• A list of features or bug fixes that the new version or patches contain, along with evidence that our users need those features. PRs or references to mailing list discussions are ideal forms of evidence.

    • This process should be used for all software imports, not just those that require Core Team review. The mere existence of a new version does not justify an import of software to source or ports.

    • A list of FreeBSD branches that may be affected. Expansions of scope require a new request to and approval from the FreeBSD Core Team.

  • The Apache License 2.0 is acceptable for use in some cases. The Core Team must approve the import of new Apache License licensed components or the change of license of existing components to the Apache License.

    • This license is approved for the following components:

      • LLVM toolchain and (with LLVM Exceptions) runtime components.

  • The BSD+Patent License is acceptable for use in some cases. The Core Team must approve the import of new BSD+Patent License licensed components or the change of license of existing components to the BSD+Patent License.

    • This license is approved for the following components:

      • EDK2 derived code related to UEFI functionality

  • The Common Development and Distribution License (CDDL) is acceptable for use in some cases. The Core Team must approve the import of new CDDL licensed components or the change of license of existing components to the CDDL.

    • This license is approved for the following components:

      • DTrace

      • ZFS filesystem, including kernel support and userland utilities

  • Historically, the phrase 'All Rights Reserved.' was included in all copyright notices. All the BSD releases had it, to comply with the Buenos Aires Convention of 1910 in the Americas. With the ratification of the Berne Convention in 2000 by Nicaragua, the Buenos Aires Convention — and the phrase — became obsolete. As such, the FreeBSD project recommends that new code omit the phrase and encourages existing copyright holders to remove it. In 2018, the project updated its templates to remove it.

  • Initially, many items in the FreeBSD tree were marked with BSD-2-Clause-FreeBSD. However, SPDX has obsoleted the license as a variant; and the SPDX text of the obsolete tag differs enough from the standard FreeBSD license that it shouldn’t be used. A review of its current use is ongoing.

2.2.1. Acceptable licenses

The following licenses are considered to be acceptable BSD-Like Licenses for the purpose of this Policy. Deviations or the use of any other license must be approved by the FreeBSD Core Team:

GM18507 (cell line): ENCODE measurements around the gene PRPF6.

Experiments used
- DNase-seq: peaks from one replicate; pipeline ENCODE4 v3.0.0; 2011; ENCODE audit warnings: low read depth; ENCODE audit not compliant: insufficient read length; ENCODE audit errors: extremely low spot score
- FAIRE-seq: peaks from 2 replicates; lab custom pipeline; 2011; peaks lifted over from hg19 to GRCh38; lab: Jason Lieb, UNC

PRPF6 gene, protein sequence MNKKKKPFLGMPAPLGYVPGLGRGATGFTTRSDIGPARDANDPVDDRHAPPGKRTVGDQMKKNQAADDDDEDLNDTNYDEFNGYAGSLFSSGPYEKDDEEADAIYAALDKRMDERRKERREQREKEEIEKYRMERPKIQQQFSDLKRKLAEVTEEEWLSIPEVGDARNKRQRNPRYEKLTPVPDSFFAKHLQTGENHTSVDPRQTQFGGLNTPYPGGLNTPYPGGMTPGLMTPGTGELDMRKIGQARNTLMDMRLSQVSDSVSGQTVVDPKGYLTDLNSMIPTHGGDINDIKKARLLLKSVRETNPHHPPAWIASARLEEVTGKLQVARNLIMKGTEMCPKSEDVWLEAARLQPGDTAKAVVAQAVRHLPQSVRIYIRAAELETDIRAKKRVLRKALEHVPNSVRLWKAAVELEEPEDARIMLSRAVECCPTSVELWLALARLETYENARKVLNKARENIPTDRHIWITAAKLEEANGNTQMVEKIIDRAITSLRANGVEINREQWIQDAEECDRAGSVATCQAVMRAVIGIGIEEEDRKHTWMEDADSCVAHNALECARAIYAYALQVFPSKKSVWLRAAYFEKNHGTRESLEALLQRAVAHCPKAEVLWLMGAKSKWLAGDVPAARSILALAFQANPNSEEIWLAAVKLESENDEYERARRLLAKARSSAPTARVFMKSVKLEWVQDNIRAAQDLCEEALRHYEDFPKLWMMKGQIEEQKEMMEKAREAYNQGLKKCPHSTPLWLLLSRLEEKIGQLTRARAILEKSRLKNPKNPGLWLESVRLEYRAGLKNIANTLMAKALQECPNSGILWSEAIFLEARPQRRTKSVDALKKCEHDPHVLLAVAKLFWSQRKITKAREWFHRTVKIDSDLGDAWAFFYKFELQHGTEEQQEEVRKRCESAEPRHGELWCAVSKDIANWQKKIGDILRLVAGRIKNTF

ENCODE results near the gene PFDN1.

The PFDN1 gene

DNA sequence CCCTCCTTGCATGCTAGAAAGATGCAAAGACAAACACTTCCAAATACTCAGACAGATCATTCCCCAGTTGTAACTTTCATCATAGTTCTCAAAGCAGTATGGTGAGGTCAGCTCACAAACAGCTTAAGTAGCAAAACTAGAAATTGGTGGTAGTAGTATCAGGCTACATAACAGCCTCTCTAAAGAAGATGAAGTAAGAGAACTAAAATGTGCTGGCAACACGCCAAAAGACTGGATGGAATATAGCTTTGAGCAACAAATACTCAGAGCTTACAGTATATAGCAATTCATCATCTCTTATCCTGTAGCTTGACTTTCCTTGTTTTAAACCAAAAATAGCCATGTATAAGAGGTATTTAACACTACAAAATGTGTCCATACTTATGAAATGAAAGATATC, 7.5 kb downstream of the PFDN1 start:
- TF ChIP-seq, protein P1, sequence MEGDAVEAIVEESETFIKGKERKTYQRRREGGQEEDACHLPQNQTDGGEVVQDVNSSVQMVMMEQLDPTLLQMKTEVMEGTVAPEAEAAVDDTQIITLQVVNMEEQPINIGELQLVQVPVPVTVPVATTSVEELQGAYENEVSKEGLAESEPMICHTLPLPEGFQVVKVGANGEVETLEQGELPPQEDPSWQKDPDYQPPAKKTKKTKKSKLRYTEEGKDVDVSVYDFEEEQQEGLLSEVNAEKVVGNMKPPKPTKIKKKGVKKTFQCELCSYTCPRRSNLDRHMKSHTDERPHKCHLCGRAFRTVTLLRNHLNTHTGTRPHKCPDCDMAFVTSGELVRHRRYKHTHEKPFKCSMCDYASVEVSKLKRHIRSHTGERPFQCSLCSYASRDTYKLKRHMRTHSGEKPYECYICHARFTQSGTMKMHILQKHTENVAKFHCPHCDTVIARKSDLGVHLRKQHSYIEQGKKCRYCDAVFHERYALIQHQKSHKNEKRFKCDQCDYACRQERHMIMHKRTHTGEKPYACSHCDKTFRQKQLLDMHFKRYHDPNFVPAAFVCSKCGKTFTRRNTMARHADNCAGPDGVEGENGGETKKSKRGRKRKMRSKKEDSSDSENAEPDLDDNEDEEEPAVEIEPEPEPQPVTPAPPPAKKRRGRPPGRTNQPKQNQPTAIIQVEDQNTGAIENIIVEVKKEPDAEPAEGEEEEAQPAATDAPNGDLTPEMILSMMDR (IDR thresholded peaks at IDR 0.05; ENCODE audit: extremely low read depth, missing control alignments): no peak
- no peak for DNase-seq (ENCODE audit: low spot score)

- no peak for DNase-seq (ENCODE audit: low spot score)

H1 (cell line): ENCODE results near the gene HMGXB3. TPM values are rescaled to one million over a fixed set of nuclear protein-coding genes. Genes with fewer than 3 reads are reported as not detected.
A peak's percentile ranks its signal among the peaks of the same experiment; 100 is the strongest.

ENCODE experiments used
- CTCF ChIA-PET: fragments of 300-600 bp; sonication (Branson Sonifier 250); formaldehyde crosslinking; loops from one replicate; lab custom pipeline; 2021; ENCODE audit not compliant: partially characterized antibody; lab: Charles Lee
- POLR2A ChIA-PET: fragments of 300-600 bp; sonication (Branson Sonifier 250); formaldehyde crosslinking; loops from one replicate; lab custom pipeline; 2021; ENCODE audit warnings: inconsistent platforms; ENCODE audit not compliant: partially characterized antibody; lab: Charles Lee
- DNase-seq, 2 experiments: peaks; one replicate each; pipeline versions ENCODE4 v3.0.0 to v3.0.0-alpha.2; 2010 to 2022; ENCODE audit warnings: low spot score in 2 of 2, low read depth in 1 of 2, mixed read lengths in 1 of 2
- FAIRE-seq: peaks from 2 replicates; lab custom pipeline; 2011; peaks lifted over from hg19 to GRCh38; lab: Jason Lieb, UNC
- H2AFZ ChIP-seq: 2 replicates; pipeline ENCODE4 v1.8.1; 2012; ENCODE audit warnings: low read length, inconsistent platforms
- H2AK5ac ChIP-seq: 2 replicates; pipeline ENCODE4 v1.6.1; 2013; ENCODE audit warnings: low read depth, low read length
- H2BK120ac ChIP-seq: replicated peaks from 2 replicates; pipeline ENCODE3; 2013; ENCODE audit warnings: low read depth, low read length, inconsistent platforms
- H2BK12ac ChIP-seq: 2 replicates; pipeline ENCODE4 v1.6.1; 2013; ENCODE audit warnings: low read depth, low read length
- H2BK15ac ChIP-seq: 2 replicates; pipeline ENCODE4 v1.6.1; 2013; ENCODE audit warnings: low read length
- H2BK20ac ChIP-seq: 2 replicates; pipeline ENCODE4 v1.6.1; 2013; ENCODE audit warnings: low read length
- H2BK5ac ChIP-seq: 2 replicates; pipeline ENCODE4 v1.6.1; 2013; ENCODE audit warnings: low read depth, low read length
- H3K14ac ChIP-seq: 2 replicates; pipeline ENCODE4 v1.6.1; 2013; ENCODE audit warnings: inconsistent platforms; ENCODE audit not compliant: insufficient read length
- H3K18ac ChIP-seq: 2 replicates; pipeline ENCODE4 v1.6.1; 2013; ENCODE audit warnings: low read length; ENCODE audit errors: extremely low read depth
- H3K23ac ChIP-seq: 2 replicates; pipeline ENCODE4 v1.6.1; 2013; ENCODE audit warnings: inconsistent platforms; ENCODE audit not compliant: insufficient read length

• The 2 clause version of the BSD license

 * Copyright (c) [year] [your name]
 * SPDX-License-Identifier: BSD-2-Clause
  • The 3 clause version of the BSD license

 * Copyright (c) [year] [your name]
 * SPDX-License-Identifier: BSD-3-Clause
  • The ISC License

 * Copyright (c) [year] [copyright holder]
 * SPDX-License-Identifier: ISC
  • The MIT License

 * Copyright (c) [year] [copyright holders]
 * SPDX-License-Identifier: MIT

3. Software Collection License

The FreeBSD Project licenses its compilation of software as described in COPYRIGHT under the BSD-2-Clause license. This license does not supersede the license of individual files, which is described below. Files that do not have an explicit license are licensed under the BSD-2-Clause license.

4. License File Location

To comply with the REUSE Software standard as much as possible, all license files will be stored in the LICENSES/ directory of the repository. There are three subdirectories under this top level directory. The LICENSES/text/ subdirectory contains, in detached form, the text of all the licenses that are allowed in the FreeBSD software collection. These files are stored using the SPDX-License-Identifier name followed by .txt. The LICENSES/exceptions/ subdirectory has the text of all exceptions that are allowed in detached form in the FreeBSD software collection. These files are stored using the exception identifier name followed by .txt. The LICENSES/other/ contains, in detached form, the license files references in SPDX-License-Identifier expressions, but aren’t otherwise allowed as detached licenses. All such files must appear at least once in the FreeBSD software collection, and should be removed when the last file that references them is removed. Licenses that have no adequate SPDX matching license must be in LICENSES/other/ and have a filename that starts with LicenseRef- followed by a unique idstring. No such files have currently been identified, but if they are, a full list will appear here.